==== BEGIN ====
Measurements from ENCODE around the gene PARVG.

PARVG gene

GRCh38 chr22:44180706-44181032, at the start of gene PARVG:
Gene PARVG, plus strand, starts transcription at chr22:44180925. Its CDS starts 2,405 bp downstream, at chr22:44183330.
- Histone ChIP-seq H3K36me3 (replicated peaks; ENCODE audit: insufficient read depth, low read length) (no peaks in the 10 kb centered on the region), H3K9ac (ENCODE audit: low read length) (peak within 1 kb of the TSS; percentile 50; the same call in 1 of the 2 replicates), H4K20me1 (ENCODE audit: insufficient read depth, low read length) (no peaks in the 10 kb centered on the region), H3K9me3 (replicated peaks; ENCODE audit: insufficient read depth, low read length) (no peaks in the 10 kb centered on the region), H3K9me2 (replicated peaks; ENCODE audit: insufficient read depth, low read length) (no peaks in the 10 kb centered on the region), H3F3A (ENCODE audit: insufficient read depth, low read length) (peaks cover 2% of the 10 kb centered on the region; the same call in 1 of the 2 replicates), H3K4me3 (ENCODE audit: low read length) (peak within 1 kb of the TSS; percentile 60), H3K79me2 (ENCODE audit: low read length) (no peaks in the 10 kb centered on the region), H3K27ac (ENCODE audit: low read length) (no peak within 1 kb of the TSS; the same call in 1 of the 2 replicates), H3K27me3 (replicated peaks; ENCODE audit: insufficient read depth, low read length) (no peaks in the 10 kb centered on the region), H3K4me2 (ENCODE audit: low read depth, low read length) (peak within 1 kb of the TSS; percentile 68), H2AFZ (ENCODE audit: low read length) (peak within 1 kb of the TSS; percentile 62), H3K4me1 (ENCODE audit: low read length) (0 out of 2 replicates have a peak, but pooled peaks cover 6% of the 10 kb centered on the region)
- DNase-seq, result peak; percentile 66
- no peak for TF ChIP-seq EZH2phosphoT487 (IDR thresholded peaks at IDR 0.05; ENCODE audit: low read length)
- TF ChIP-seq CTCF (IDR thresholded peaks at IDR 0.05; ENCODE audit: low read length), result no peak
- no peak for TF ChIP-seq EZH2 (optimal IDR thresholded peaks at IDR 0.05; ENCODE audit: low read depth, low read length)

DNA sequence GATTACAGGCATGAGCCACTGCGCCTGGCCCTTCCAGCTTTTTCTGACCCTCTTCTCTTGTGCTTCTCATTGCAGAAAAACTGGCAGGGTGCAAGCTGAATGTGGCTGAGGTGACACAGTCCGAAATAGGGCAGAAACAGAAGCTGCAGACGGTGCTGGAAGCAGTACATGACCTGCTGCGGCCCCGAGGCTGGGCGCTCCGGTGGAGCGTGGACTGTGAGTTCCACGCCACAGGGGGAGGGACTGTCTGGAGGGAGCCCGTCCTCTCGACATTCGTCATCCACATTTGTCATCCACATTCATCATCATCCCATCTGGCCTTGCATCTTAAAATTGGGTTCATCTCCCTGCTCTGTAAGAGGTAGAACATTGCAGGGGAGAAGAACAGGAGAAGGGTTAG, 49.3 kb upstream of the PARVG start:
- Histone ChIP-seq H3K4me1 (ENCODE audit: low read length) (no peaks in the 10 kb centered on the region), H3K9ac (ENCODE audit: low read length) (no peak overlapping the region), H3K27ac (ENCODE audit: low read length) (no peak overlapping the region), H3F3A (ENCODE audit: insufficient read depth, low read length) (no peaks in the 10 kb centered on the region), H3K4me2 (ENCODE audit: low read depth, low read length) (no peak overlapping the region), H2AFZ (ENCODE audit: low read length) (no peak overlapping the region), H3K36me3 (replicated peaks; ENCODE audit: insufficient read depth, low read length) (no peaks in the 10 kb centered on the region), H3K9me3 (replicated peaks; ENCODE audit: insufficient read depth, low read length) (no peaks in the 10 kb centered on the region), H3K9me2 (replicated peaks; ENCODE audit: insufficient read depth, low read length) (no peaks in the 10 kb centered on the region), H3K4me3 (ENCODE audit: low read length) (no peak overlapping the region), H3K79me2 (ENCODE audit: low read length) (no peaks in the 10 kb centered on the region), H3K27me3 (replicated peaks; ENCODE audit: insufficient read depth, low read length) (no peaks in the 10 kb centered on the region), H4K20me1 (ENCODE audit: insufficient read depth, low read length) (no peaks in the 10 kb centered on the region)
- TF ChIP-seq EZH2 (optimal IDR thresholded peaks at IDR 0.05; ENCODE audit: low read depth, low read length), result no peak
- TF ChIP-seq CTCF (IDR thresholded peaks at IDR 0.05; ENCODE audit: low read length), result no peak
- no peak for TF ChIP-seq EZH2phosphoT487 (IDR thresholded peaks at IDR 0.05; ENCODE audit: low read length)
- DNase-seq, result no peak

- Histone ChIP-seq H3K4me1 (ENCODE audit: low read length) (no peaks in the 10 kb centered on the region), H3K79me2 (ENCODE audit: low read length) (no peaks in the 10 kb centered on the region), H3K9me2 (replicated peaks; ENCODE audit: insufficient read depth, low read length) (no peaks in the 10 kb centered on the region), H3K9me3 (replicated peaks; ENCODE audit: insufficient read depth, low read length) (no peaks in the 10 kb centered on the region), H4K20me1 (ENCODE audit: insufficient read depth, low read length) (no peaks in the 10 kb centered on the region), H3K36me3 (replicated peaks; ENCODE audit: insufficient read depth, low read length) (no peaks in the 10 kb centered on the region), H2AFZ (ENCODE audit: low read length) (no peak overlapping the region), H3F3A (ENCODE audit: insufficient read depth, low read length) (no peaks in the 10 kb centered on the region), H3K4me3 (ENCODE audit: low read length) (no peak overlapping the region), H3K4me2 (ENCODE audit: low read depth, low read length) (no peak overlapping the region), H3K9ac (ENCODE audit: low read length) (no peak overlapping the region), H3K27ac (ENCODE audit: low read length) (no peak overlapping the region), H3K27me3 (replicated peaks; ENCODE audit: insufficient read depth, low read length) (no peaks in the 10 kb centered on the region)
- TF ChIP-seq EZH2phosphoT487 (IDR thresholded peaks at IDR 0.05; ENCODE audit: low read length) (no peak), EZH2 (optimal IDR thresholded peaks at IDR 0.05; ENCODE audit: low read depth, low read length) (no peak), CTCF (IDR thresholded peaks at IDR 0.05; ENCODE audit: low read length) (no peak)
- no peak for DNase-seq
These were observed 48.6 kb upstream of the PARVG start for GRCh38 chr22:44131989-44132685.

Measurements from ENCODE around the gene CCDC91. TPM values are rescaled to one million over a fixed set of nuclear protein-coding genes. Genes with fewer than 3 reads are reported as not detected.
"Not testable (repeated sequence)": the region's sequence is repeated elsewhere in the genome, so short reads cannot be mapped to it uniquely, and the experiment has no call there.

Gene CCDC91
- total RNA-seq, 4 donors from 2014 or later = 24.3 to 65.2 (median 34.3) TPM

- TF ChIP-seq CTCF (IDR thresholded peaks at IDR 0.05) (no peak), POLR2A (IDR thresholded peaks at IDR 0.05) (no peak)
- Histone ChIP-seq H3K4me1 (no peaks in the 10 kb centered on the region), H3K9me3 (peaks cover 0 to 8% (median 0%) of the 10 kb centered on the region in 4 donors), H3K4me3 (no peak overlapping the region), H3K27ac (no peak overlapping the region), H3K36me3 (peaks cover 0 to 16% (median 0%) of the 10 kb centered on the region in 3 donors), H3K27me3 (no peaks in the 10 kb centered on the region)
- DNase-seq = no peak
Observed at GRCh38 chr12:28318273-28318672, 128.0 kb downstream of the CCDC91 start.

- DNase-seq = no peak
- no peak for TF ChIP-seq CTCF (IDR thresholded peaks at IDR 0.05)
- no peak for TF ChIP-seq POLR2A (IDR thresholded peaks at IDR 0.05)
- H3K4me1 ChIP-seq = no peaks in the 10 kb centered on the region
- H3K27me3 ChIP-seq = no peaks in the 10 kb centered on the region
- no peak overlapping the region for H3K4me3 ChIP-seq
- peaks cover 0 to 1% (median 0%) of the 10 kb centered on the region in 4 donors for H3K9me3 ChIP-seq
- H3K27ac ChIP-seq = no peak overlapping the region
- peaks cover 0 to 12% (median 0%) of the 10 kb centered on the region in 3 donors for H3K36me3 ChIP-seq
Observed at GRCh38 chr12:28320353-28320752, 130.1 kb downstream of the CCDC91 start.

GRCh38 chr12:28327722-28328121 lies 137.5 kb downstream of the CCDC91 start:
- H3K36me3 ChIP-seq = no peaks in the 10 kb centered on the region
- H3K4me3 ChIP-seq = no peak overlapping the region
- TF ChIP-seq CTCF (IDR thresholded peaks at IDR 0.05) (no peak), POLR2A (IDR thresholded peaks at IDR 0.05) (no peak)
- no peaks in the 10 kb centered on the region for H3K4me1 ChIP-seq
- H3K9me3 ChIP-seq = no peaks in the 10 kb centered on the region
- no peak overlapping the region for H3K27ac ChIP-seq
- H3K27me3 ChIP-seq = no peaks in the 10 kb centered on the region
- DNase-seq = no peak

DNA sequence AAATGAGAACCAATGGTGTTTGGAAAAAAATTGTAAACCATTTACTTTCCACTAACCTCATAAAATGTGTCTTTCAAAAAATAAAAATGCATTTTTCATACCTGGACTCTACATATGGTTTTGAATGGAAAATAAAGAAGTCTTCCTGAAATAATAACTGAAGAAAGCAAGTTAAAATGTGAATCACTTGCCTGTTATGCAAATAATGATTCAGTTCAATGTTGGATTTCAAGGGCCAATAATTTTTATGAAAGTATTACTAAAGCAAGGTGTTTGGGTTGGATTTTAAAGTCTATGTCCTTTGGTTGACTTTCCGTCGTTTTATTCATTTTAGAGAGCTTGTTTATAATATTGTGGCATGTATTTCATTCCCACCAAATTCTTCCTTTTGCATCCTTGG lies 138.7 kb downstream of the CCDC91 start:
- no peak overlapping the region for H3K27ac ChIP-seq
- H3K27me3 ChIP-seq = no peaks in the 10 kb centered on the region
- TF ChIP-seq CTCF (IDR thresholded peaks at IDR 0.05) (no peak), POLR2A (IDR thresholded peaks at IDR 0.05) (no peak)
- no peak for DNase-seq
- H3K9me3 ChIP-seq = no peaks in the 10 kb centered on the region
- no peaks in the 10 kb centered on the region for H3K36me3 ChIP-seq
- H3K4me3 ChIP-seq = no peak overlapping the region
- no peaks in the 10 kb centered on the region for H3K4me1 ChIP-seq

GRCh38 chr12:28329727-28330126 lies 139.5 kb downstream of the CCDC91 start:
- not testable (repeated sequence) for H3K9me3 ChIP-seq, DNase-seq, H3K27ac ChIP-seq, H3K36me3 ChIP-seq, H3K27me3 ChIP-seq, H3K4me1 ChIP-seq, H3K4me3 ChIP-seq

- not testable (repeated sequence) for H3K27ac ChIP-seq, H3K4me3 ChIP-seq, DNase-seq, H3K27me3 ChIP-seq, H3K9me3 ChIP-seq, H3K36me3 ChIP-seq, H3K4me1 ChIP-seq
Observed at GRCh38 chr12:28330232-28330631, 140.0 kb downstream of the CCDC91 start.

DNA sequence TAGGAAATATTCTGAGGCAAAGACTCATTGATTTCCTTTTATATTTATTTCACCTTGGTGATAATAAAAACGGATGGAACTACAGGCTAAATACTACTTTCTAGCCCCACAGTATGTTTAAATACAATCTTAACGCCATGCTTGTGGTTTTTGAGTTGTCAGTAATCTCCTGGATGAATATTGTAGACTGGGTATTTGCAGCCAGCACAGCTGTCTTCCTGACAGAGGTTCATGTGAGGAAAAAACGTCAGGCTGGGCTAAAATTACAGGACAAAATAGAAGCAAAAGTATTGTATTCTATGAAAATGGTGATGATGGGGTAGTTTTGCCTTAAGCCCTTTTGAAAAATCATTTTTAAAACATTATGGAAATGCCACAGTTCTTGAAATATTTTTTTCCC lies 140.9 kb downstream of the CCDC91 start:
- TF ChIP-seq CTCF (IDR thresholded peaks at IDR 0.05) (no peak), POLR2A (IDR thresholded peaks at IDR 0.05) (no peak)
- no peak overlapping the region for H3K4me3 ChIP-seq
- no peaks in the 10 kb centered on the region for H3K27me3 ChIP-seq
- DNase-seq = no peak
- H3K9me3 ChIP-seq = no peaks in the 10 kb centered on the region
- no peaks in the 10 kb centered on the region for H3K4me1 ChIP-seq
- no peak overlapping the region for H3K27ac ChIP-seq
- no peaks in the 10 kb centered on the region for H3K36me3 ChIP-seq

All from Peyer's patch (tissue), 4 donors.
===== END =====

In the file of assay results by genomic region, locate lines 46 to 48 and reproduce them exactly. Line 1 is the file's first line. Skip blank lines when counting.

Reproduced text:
- DNase-seq = no peak

DNA sequence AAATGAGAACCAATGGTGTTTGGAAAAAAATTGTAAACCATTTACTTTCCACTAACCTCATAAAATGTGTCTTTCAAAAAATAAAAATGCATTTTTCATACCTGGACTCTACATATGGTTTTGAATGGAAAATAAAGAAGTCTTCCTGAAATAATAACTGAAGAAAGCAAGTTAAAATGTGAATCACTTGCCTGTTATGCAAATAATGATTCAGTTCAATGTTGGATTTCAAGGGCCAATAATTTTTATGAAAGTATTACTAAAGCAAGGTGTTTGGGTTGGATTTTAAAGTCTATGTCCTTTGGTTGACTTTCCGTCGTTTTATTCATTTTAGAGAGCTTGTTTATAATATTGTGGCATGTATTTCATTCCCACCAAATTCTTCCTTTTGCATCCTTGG lies 138.7 kb downstream of the CCDC91 start:
- no peak overlapping the region for H3K27ac ChIP-seq